Themes and Meanings
It is clear from the beginning of the story that Mike Braneen is nearing death. He is an old man with physical debilities, approaching senility. His memories run together, though the reader might attribute this to fifty-two years of routine rather than to senility. Mike himself, however, is well aware that he has outlived his era. The transitoriness of life is thus a central theme. Mike, the town of Gold Rock, and the era of the solitary prospector are all dying.
However, neither Mike nor Walter Van Tilburg Clark is overly sentimental. Mike’s life has been good. His chosen lifestyle has given him both freedom and social contact, both of which his personality requires. Though a loner, Mike defines himself by human relationships; his self-concept as rugged individualist requires the admiration of his friends, and during his eight months of solitude he relives the memories of human contact in Gold Rock, Eureka, and other Nevada towns.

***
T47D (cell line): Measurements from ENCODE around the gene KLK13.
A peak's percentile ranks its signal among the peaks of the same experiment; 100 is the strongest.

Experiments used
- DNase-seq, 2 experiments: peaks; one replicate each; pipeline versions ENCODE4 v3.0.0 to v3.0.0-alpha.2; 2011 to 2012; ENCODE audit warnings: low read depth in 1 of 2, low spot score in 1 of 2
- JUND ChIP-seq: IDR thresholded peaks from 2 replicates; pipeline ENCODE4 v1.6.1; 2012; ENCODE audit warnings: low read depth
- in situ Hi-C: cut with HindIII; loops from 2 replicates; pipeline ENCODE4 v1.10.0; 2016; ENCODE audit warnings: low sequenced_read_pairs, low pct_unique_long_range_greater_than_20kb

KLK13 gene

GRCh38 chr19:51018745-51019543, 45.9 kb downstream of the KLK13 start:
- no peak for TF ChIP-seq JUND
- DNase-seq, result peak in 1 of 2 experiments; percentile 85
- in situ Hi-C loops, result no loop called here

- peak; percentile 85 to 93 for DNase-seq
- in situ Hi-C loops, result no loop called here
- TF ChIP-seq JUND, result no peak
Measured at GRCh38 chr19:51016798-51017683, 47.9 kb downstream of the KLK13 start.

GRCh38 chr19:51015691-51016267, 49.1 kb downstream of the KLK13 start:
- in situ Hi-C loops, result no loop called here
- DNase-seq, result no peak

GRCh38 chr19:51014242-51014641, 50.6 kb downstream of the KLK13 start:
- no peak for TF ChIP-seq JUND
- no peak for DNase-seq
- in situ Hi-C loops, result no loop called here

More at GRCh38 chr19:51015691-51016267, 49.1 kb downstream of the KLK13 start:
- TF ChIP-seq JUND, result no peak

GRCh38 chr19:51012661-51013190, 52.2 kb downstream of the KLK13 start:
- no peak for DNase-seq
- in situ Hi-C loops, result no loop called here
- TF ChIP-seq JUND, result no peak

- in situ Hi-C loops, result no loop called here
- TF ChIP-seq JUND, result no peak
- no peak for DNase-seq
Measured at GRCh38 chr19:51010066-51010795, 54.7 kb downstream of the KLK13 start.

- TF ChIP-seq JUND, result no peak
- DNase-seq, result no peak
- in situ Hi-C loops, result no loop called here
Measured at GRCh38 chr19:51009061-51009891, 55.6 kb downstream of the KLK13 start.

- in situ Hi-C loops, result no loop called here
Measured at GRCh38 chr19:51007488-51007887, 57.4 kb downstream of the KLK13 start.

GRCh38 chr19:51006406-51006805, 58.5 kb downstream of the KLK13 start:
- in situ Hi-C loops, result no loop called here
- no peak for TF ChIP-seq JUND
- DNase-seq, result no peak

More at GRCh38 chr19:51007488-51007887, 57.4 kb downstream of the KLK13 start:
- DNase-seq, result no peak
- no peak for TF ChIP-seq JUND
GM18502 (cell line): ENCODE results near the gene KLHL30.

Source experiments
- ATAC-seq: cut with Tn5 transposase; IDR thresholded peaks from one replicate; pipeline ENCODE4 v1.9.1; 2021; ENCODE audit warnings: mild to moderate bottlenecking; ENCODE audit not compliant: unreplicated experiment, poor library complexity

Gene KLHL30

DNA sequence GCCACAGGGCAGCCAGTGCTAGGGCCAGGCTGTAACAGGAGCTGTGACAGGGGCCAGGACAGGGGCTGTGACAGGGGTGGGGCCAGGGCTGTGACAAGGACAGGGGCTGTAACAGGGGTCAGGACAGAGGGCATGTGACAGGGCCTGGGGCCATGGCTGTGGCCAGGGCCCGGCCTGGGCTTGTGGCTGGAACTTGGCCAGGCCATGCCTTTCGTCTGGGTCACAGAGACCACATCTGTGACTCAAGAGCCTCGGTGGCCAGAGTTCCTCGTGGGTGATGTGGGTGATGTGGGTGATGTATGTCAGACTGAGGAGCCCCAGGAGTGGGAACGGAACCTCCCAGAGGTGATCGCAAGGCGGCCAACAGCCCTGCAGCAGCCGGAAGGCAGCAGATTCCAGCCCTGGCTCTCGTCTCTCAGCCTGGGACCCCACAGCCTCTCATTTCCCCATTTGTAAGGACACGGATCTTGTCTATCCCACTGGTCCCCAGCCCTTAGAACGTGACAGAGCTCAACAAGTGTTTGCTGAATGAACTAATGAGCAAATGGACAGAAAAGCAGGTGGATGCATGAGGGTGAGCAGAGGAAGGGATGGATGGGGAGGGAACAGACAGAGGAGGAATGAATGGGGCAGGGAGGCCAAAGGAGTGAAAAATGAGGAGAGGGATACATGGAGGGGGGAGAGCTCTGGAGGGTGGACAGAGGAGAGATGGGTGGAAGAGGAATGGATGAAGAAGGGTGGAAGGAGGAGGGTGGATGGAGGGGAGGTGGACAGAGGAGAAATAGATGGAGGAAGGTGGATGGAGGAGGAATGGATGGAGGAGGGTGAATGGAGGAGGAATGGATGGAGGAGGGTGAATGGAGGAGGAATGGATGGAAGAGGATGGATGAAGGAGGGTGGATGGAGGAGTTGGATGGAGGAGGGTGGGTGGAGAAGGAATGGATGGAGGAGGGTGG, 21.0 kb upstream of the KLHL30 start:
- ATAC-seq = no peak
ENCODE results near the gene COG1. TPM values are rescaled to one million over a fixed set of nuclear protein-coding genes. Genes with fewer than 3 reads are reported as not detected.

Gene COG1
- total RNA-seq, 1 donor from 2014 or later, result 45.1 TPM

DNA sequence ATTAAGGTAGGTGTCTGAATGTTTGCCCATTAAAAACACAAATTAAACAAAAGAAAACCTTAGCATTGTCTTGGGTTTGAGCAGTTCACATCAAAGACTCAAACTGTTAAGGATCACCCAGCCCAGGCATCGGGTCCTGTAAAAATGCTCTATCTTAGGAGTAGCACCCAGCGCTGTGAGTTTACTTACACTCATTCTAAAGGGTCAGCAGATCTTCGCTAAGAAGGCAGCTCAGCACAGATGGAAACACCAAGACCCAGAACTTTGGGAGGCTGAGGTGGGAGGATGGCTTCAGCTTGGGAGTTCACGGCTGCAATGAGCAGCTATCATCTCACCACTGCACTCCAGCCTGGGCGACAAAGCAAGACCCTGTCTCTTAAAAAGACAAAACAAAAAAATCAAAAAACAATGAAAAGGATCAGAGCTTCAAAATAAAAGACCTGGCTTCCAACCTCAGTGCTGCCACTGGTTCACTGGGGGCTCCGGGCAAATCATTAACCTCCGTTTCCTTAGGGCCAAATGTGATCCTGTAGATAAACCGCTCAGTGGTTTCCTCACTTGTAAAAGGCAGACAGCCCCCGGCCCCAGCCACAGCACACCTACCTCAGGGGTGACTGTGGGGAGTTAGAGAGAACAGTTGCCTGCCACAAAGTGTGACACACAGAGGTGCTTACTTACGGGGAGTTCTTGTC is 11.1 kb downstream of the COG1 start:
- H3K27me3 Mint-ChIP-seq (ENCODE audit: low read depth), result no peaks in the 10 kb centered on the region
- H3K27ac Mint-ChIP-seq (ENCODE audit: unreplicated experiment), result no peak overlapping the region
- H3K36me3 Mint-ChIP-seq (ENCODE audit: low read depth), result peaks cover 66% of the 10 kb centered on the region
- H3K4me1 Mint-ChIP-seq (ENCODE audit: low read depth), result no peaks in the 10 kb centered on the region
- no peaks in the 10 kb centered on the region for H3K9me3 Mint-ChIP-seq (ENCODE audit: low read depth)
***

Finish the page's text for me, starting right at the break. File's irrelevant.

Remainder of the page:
Mike is comfortable with solitude, too. He is close to nature, reads her signs, and lives in harmony with her cycles. Just as Mike brings his social memories with him to the mountains, he also brings his habit of retrospection with him back to town. Suddenly Mike’s friends are gone, the Lucky Boy is closed, and memories are all that Mike has left—and memories alone are not enough. The wind and snow of winter are about to claim Mike, too.